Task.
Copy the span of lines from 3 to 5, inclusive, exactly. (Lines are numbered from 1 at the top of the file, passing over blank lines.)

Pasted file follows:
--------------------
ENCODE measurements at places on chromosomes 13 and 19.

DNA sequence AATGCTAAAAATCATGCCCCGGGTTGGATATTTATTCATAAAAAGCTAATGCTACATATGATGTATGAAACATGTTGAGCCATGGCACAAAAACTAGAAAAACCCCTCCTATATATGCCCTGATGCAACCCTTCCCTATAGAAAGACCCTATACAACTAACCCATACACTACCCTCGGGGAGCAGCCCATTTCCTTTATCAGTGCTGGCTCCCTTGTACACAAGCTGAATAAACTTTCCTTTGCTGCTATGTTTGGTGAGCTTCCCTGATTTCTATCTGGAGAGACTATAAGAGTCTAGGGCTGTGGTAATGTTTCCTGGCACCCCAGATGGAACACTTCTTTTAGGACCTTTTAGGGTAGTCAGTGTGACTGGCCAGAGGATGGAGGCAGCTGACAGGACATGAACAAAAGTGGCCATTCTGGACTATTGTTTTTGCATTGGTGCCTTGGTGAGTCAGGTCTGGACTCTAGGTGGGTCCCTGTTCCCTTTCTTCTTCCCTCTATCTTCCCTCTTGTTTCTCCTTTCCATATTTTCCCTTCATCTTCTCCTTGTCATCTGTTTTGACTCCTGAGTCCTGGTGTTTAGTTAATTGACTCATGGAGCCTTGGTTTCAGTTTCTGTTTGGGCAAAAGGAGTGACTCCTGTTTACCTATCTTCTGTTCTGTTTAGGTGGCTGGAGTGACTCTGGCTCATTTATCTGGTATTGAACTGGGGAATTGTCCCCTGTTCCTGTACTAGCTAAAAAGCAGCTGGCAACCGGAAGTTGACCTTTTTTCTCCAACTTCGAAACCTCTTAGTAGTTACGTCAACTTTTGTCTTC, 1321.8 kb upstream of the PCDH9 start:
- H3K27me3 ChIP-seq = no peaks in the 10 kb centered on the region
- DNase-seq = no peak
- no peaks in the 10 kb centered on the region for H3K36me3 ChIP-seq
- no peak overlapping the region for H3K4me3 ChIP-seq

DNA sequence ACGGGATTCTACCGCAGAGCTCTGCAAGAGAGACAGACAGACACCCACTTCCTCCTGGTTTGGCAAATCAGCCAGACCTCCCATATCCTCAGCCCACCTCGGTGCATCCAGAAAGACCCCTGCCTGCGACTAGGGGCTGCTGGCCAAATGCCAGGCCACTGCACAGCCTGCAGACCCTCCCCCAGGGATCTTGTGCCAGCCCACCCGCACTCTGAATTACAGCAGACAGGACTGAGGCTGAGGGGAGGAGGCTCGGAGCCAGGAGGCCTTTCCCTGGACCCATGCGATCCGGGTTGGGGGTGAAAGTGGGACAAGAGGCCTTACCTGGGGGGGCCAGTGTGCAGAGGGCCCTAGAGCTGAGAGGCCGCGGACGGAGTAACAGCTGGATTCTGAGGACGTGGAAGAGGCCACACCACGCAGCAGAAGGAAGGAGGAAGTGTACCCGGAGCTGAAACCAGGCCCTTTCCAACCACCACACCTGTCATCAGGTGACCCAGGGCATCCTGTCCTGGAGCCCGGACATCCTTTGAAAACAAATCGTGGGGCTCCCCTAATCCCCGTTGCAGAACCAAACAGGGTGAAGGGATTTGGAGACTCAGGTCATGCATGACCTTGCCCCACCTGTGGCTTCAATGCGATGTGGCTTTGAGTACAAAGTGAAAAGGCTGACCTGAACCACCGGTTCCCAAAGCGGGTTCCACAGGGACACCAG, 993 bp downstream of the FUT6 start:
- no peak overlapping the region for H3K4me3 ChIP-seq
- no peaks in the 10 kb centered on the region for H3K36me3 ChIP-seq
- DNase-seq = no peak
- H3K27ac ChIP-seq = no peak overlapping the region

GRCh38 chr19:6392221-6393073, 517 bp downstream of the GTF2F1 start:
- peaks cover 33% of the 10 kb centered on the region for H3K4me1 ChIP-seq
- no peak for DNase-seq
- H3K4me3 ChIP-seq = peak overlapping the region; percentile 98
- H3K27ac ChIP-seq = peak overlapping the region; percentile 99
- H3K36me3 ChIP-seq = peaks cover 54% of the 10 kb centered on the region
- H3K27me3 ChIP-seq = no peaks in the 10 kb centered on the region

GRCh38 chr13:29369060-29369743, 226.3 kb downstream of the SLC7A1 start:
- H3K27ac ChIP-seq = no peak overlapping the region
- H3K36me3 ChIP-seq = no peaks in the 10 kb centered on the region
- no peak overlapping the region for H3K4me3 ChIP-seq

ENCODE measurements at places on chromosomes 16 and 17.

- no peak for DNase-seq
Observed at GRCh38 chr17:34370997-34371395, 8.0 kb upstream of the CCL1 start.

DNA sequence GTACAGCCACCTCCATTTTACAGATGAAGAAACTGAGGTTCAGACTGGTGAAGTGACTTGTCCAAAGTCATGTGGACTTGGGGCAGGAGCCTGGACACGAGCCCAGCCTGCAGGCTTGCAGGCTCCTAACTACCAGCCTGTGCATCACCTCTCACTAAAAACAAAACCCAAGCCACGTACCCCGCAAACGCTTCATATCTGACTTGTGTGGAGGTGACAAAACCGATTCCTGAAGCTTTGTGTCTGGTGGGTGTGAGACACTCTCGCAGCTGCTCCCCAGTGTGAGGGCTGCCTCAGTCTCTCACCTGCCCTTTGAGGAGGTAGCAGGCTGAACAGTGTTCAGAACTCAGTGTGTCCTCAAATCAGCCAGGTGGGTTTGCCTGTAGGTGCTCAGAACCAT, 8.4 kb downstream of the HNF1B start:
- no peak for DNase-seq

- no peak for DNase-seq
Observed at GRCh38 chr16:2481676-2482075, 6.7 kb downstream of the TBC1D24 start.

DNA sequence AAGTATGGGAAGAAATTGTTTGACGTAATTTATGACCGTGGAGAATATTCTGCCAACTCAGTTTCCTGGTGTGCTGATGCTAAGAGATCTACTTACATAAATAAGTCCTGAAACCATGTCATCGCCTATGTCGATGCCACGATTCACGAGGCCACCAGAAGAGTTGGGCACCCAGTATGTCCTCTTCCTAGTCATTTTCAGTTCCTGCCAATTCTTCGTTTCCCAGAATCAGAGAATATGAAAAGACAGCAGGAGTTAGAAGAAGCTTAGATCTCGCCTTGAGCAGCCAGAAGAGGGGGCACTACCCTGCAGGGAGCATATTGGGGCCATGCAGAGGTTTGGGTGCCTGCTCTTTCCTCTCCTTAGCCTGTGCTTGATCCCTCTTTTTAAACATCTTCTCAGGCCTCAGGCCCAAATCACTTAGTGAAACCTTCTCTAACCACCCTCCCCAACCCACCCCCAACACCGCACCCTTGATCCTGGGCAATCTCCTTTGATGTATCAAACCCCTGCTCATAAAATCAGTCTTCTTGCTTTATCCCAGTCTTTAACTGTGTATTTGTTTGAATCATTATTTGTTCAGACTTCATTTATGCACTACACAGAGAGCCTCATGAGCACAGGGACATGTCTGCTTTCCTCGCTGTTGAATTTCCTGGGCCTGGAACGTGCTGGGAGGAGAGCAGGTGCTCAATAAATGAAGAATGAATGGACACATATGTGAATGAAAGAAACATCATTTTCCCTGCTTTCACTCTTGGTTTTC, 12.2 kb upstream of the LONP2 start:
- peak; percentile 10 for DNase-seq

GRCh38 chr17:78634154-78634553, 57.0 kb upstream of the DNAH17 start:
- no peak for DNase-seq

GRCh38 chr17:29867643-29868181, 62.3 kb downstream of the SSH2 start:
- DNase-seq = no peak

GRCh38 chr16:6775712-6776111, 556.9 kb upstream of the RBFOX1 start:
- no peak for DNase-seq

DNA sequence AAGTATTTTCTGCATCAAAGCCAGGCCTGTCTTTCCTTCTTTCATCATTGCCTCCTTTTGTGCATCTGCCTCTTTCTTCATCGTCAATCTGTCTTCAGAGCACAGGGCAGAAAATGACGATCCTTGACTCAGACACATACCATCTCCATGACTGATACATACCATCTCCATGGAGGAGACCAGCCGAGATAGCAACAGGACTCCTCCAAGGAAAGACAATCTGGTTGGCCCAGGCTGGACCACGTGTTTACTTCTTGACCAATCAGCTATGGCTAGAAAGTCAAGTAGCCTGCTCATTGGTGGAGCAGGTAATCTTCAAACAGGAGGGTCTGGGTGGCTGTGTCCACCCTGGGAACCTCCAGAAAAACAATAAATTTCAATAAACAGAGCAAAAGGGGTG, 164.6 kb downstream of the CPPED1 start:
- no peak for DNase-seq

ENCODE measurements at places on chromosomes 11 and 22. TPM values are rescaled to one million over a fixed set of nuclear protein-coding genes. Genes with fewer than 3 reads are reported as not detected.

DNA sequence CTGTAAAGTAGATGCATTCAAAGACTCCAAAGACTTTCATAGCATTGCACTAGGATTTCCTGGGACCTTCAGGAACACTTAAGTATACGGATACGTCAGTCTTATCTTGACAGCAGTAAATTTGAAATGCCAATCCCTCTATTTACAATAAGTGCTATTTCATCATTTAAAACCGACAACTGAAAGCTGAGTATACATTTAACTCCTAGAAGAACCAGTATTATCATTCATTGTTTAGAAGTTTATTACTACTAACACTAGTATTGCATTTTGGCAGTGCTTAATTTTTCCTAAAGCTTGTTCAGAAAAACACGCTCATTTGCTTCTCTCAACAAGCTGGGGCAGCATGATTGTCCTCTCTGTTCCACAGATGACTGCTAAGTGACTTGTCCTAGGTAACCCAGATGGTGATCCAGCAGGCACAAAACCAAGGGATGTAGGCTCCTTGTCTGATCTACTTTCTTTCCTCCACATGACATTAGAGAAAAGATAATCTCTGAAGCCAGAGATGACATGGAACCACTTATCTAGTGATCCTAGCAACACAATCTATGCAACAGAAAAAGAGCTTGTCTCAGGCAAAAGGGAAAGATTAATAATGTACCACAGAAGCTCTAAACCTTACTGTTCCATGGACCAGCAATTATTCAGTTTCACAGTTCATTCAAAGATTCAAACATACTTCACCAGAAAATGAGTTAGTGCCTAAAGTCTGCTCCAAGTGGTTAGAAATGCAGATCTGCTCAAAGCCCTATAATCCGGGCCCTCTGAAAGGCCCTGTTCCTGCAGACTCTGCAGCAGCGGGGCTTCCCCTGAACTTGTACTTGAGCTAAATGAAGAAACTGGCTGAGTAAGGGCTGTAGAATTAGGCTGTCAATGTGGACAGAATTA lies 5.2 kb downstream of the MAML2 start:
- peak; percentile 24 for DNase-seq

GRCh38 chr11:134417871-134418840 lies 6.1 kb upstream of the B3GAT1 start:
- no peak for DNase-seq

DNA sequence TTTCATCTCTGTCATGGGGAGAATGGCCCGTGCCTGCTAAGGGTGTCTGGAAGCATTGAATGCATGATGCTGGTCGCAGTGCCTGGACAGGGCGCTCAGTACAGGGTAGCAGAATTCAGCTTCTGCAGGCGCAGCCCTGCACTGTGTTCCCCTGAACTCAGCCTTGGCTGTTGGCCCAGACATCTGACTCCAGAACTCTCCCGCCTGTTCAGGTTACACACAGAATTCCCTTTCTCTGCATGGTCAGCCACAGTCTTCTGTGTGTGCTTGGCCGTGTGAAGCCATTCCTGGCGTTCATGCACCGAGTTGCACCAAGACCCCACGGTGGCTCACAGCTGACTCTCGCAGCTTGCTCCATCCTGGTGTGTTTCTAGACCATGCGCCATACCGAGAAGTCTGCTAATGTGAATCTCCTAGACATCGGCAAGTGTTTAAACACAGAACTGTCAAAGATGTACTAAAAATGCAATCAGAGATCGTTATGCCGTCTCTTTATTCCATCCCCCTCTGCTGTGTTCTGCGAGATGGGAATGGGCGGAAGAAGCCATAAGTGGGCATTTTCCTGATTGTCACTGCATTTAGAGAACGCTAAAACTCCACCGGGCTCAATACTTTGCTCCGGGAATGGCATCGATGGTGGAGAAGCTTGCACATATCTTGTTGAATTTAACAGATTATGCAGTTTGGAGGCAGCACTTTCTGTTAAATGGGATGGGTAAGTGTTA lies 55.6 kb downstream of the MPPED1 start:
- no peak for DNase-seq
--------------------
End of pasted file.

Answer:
- H3K27me3 ChIP-seq = no peaks in the 10 kb centered on the region
- DNase-seq = no peak
- no peaks in the 10 kb centered on the region for H3K36me3 ChIP-seq